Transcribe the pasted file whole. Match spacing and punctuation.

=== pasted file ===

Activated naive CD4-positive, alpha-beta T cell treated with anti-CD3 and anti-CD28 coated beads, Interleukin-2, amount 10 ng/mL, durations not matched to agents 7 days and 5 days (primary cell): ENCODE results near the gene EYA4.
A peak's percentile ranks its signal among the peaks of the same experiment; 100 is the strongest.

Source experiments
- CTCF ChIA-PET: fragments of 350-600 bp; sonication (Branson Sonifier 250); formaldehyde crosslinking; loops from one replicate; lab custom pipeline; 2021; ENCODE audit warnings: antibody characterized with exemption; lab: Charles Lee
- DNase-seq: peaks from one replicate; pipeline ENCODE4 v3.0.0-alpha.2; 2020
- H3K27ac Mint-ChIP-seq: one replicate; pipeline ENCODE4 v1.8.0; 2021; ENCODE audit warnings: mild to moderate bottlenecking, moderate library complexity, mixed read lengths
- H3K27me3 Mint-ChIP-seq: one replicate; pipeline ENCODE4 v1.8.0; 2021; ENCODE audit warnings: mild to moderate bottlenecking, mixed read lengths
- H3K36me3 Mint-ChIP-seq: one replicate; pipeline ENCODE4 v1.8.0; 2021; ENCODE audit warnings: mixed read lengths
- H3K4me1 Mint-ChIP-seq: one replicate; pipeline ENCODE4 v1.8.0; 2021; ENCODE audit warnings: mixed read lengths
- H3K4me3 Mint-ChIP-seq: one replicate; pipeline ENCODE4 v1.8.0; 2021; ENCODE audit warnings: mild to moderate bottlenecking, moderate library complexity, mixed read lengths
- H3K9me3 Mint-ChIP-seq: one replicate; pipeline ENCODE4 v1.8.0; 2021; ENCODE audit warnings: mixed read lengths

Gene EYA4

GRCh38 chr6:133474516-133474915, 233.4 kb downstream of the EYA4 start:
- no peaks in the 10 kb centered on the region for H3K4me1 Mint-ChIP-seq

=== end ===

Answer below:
Activated naive CD4-positive, alpha-beta T cell treated with anti-CD3 and anti-CD28 coated beads, Interleukin-2, amount 10 ng/mL, durations not matched to agents 7 days and 5 days (primary cell): ENCODE results near the gene EYA4.
A peak's percentile ranks its signal among the peaks of the same experiment; 100 is the strongest.

Source experiments
- CTCF ChIA-PET: fragments of 350-600 bp; sonication (Branson Sonifier 250); formaldehyde crosslinking; loops from one replicate; lab custom pipeline; 2021; ENCODE audit warnings: antibody characterized with exemption; lab: Charles Lee
- DNase-seq: peaks from one replicate; pipeline ENCODE4 v3.0.0-alpha.2; 2020
- H3K27ac Mint-ChIP-seq: one replicate; pipeline ENCODE4 v1.8.0; 2021; ENCODE audit warnings: mild to moderate bottlenecking, moderate library complexity, mixed read lengths
- H3K27me3 Mint-ChIP-seq: one replicate; pipeline ENCODE4 v1.8.0; 2021; ENCODE audit warnings: mild to moderate bottlenecking, mixed read lengths
- H3K36me3 Mint-ChIP-seq: one replicate; pipeline ENCODE4 v1.8.0; 2021; ENCODE audit warnings: mixed read lengths
- H3K4me1 Mint-ChIP-seq: one replicate; pipeline ENCODE4 v1.8.0; 2021; ENCODE audit warnings: mixed read lengths
- H3K4me3 Mint-ChIP-seq: one replicate; pipeline ENCODE4 v1.8.0; 2021; ENCODE audit warnings: mild to moderate bottlenecking, moderate library complexity, mixed read lengths
- H3K9me3 Mint-ChIP-seq: one replicate; pipeline ENCODE4 v1.8.0; 2021; ENCODE audit warnings: mixed read lengths

Gene EYA4

GRCh38 chr6:133474516-133474915, 233.4 kb downstream of the EYA4 start:
- no peaks in the 10 kb centered on the region for H3K4me1 Mint-ChIP-seq